USA Track and Field publicity manager Tom Surber has dealt with plenty of athletes who have a lesser appreciation for the value of marketing themselves. Surber said he was pleasantly surprised at the enthusiasm Greene and Drummond displayed at a children's track clinic in Eugene, Ore., in June--one day before the start of the national championships.

A 6-year-old boy insisted he could beat Greene in a race. Greene grimaced as if angry and challenged the boy to a sprint. Drummond acted as the starter, and after signaling the start, tackled Greene. Once Greene got off the ground, he couldn't seem to muster his usual speed. The 6-year-old defeated Greene handily, and received a victory ride on the shoulders of Drummond. "They had more fun than the kids," Surber said. "And the kids had a ball."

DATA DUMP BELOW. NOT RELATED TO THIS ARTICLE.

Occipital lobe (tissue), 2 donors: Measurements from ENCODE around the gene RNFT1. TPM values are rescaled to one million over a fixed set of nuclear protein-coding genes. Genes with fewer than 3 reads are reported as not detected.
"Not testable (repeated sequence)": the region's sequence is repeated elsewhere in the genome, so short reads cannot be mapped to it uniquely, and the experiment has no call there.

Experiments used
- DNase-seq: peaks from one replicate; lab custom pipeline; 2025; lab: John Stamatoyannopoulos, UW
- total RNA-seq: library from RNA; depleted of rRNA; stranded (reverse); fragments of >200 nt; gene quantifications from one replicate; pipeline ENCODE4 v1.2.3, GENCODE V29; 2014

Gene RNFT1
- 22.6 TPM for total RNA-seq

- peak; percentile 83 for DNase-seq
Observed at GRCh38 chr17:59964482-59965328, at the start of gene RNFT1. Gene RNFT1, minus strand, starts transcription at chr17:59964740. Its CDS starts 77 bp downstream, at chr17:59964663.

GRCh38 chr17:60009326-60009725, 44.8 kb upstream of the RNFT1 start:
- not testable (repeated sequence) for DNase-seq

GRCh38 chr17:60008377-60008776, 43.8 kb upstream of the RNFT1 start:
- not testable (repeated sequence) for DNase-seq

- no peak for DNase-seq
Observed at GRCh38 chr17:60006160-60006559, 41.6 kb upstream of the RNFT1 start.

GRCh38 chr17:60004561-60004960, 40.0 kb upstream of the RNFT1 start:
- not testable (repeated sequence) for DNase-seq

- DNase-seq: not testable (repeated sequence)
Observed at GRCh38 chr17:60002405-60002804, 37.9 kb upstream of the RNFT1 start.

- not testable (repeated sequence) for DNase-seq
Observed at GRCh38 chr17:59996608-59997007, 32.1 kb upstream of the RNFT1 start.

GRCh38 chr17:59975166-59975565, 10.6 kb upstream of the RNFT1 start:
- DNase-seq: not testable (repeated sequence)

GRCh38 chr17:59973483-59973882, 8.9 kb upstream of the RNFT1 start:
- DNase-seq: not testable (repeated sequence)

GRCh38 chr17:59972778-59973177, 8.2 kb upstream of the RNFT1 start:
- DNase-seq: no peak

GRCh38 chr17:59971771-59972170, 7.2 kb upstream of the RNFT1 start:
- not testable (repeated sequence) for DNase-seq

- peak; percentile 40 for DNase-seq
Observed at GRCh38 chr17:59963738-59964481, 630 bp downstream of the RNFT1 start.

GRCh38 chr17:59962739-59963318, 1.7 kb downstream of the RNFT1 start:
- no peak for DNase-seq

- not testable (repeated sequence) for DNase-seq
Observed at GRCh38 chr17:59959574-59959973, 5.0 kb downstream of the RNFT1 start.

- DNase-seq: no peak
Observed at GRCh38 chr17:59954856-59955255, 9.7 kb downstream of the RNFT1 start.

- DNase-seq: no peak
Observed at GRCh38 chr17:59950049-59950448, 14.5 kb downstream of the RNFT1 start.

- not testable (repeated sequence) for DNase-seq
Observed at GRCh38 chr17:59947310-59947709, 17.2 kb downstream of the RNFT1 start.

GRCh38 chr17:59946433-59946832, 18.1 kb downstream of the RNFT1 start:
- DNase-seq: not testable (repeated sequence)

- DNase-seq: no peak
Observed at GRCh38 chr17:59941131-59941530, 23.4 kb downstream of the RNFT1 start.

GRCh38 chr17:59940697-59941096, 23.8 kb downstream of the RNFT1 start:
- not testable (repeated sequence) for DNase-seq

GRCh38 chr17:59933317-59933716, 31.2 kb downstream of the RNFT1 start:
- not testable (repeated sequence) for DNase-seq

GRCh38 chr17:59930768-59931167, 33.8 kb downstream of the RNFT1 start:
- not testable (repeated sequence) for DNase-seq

"We appreciate his bringing the record back to the United States," said USA Track and Field Chief Executive Officer Craig Masback, who has emphasized public relations since taking over the association two years ago. "And Maurice, as a bonus, is naturally friendly, approachable--the kind of person who enjoys the role of being the world's fastest human. His joy--and enjoyment of his status--is refreshing."

There was a time when there didn't seem to be much for Greene to enjoy. He did not excel at his studies as much as he excelled at running, and he attended junior college after high school, following in the footsteps of his brother Ernest, a national junior college champion in the 200 meters.

Greene watched the 1996 Olympics on television after failing to make the U.S. team. (He finished seventh in the quarterfinals at the Olympic Trials in 1995.) He was trying to figure out which odd job he would try next when he got in touch with Smith, who had followed Greene's progress since Greene's days at Schlagle High School in Kansas City.